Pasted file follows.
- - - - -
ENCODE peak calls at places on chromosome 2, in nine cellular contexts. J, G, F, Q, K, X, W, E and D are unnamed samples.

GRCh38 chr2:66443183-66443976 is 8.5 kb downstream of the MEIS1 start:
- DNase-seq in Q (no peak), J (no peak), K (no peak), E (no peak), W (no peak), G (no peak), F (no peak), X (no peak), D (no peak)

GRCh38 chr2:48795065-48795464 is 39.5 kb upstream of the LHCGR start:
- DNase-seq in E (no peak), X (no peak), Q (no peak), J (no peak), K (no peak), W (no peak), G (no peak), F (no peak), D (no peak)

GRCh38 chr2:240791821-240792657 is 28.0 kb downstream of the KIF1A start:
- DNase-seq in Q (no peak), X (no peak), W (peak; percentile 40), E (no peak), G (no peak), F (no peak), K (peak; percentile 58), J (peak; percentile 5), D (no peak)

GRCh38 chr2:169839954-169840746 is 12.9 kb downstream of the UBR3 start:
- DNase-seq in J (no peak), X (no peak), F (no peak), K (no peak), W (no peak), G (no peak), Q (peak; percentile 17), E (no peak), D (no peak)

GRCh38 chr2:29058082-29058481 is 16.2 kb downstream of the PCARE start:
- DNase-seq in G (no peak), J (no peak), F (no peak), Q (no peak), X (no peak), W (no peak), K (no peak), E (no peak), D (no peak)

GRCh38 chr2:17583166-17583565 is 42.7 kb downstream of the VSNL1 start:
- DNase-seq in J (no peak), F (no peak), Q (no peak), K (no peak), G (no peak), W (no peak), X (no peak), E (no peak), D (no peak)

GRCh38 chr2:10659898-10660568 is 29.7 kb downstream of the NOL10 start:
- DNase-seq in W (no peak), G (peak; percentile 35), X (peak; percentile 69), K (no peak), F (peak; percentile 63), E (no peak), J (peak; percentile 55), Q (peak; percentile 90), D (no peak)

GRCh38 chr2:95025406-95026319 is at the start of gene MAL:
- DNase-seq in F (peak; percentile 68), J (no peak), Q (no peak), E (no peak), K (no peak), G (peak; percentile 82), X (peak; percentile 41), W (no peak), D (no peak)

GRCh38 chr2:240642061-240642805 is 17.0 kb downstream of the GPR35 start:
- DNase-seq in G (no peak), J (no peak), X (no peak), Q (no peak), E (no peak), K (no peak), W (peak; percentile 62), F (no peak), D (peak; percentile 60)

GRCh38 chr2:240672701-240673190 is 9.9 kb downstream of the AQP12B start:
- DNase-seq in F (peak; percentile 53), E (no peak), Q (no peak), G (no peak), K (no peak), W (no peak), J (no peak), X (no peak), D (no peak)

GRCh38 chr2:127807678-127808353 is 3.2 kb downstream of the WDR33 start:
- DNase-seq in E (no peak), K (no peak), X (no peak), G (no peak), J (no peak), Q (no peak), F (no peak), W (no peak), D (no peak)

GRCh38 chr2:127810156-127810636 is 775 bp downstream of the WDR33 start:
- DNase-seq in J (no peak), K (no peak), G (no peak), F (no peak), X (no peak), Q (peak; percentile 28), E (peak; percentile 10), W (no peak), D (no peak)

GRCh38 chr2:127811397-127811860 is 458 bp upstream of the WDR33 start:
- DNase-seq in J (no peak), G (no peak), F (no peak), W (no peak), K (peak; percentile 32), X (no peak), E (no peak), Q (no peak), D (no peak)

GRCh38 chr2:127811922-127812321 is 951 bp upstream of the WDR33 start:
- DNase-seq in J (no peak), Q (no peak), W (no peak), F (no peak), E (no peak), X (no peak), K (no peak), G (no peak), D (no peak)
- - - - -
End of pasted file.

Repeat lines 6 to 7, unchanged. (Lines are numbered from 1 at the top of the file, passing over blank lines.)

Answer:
GRCh38 chr2:240791821-240792657 is 28.0 kb downstream of the KIF1A start:
- DNase-seq in Q (no peak), X (no peak), W (peak; percentile 40), E (no peak), G (no peak), F (no peak), K (peak; percentile 58), J (peak; percentile 5), D (no peak)